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The FIREDASS (Fire Detection and Suppression Simulation) Model

The FIREDASS (Fire Detection and Suppression Simulation) Model

Grandison, A., Mawhinney, R., Galea, E., Patel, M., Keramida, E., Boudouvis, A. and Markatos, N. (1998) The FIREDASS (Fire Detection and Suppression Simulation) Model. 98/IM/43, 9 (8). CMS Press, London, UK. ISBN 1 899991 40 9

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Abstract

The FIREDASS (FIRE Detection And Suppression Simulation) project is concerned with the development of fine water mist systems as a possible replacement for the halon fire suppression system currently used in aircraft cargo holds. The project is funded by the European Commission, under the BRITE EURAM programme. The FIREDASS consortium is made up of a combination of Industrial, Academic, Research and Regulatory partners. As part of this programme of work, a computational model has been developed to help engineers optimise the design of the water mist suppression system. This computational model is based on Computational Fluid Dynamics (CFD) and is composed of the following components: fire model; mist model; two-phase radiation model; suppression model and detector/activation model. The fire model - developed by the University of Greenwich - uses prescribed release rates for heat and gaseous combustion products to represent the fire load. Typical release rates have been determined through experimentation conducted by SINTEF. The mist model - developed by the University of Greenwich - is a Lagrangian particle tracking procedure that is fully coupled to both the gas phase and the radiation field. The radiation model - developed by the National Technical University of Athens - is described using a six-flux radiation model. The suppression model - developed by SINTEF and the University of Greenwich - is based on an extinguishment crietrion that relies on oxygen concentration and temperature. The detector/ activation model - developed by Cerberus - allows the configuration of many different detector and mist configurations to be tested within the computational model. These sub-models have been integrated by the University of Greenwich into the FIREDASS software package. The model has been validated using data from the SINTEF/GEC test campaigns and it has been found that the computational model gives good agreement with these experimental results. The best agreement is obtained at the ceiling which is where the detectors and misting nozzles would be located in a real system. In this paper the model is briefly described and some results from the validation of the fire and mist model are presented.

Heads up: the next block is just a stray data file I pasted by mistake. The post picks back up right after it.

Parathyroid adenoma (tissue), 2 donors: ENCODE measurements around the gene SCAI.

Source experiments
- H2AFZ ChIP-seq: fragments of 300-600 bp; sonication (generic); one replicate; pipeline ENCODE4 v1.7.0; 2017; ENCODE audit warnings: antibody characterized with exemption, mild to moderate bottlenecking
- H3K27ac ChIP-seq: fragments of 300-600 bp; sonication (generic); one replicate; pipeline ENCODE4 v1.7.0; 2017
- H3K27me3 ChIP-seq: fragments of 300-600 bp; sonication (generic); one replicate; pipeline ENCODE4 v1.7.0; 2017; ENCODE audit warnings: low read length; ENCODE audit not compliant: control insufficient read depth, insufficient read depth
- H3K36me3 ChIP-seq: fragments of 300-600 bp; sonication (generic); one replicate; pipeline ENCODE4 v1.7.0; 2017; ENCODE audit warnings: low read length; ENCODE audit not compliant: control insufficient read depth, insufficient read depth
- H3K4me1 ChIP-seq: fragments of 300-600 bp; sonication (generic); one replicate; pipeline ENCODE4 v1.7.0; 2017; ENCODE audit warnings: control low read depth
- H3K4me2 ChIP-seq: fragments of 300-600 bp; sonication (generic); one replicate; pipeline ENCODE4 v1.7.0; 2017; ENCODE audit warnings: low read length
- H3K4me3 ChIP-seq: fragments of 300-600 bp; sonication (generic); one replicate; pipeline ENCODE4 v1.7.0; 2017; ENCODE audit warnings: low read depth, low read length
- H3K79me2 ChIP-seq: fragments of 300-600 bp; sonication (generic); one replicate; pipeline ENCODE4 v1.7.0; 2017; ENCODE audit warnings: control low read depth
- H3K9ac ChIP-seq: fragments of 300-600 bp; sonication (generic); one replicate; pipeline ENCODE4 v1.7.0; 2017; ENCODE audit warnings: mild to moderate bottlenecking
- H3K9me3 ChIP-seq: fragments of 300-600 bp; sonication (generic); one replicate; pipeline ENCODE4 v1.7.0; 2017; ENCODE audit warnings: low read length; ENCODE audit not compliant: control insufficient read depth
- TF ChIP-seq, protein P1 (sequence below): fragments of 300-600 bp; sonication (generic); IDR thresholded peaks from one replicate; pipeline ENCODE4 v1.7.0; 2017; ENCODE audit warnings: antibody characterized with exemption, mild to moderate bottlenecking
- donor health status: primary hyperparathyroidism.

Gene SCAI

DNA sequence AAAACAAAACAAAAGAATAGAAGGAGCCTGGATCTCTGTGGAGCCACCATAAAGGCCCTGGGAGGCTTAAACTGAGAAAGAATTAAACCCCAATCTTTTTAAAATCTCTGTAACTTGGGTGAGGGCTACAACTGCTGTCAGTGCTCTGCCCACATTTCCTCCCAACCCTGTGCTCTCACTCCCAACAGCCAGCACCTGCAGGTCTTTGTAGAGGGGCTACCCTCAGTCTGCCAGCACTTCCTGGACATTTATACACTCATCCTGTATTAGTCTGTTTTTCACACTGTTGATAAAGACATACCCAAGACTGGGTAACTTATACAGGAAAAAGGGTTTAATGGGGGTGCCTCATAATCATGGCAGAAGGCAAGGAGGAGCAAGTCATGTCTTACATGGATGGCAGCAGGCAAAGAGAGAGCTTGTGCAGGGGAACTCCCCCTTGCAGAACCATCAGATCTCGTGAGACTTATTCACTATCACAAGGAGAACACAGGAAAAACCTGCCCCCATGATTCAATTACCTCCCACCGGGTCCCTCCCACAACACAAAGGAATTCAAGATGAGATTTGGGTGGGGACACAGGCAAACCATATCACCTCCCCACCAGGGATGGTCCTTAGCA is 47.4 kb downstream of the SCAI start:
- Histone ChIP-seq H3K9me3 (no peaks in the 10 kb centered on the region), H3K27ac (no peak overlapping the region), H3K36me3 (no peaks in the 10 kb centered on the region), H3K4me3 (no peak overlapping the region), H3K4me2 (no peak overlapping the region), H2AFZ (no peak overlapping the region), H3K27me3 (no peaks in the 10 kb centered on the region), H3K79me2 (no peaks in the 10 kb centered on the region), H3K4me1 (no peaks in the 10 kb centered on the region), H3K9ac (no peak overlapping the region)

Item Type: Book
Additional Information: Principles and practice of evacuation modelling a collection of lecture notes for a short course
Subjects: Q Science > QA Mathematics > QA75 Electronic computers. Computer science
Pre-2014 Departments: School of Computing & Mathematical Sciences
Related URLs:
Last Modified: 14 Oct 2016 08:59
Selected for GREAT 2016: None
Selected for GREAT 2017: None
Selected for GREAT 2018: None
URI: http://gala.gre.ac.uk/id/eprint/203

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